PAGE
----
When You Create A Safe Space, It's Safe For All People: A Reflection on Penguicon 2015 And Rachel Bryk
I was at Penguicon last weekend. After years of attending conventions (and even helping run one), I'd forgotten why I like going to conventions.
Penguicon reminded me.
Because while I was there, I saw all sorts of people.
All ages. All colors. All over the gender spectrum.
And it was glorious.
And it was intentional.
I had the pleasure of sitting in on a talk about creating safe spaces there, and the efforts that the convention had taken to make sure there were good policies, signage, and enforcement mechanisms... up to ensuring that even con staff paid entrance fees like everyone else to reinforce the idea that everyone's - EVERYONE'S - con experience was as important as anyone else's.
There were clear consent signs with examples:
There were signs apologizing about the gendered signage of the bathrooms, as well as an explicit callout to "I'll go with you" volunteers:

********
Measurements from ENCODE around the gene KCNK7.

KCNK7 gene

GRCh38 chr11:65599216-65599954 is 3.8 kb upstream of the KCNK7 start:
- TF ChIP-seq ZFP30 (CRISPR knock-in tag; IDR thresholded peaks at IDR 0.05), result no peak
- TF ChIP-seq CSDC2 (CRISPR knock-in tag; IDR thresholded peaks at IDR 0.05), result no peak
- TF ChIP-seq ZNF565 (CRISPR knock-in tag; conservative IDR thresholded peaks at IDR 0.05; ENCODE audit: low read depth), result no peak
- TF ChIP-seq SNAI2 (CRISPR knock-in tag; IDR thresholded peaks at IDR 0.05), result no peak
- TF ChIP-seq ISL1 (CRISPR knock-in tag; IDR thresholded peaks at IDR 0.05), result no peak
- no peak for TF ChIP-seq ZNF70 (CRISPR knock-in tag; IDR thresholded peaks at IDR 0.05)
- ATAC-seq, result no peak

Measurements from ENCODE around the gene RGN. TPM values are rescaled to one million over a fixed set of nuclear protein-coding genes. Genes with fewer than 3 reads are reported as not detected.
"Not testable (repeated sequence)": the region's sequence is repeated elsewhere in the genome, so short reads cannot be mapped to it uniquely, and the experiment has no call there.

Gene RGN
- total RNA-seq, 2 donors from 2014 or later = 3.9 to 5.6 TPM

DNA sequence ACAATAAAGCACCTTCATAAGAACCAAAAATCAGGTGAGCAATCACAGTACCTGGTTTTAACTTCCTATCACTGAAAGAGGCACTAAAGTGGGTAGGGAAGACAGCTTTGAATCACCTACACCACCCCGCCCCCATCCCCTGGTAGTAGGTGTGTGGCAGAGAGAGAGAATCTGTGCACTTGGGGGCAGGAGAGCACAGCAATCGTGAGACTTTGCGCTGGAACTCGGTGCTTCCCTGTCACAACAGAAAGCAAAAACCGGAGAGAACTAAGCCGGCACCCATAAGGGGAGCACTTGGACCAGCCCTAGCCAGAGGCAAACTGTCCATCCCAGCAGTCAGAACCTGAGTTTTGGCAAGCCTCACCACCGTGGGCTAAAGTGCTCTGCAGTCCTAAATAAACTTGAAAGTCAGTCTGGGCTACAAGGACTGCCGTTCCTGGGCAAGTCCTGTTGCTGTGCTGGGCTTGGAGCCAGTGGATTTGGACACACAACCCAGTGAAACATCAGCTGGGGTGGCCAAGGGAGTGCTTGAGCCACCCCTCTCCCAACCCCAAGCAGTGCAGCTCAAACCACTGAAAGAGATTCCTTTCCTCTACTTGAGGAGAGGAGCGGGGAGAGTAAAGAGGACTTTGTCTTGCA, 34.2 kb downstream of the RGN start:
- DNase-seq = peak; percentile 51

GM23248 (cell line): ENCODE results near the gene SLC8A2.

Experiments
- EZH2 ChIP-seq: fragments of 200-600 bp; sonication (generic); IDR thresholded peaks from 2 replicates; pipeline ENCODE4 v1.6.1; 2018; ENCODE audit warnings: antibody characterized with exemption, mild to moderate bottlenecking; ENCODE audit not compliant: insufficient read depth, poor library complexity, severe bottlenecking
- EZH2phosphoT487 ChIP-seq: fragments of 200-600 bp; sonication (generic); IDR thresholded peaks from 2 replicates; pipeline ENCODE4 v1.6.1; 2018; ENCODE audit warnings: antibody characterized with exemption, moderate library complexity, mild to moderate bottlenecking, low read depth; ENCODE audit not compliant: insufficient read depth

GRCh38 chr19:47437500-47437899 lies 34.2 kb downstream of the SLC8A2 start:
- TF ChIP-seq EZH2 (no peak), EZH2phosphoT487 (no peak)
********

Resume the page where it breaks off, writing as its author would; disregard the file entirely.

And there were even "communication stickers" where congoers could indicate how open they were to interaction with others:
This last got some commentary on Facebook when I posted the above picture. To paraphrase: "What if you have your badge somewhere where it's hard to see?"
And the thing is, it doesn't matter if you can't see the badge. Because these signs were all over the place at the convention. Even if you couldn't see someone else's badge, you knew they probably had a sticker.
That changes the default.
It changes the default from "I do whatever I want" to "I should consider what someone else wants". It means you can't pretend you didn't pick up on a social cue. It means there are no excuses for being an inconsiderate boor.
You know - even if you can't see the badge - that there's a chance they've clearly expressed whether or not they want to talk. And it forces one to stop and think.
So when I heard that a con staff member was told "Where is the safe space for conservatives?", I had a hard time not getting angry.
These measures do create a safe space for all people, regardless of their political (or religious, or, or, or) preference.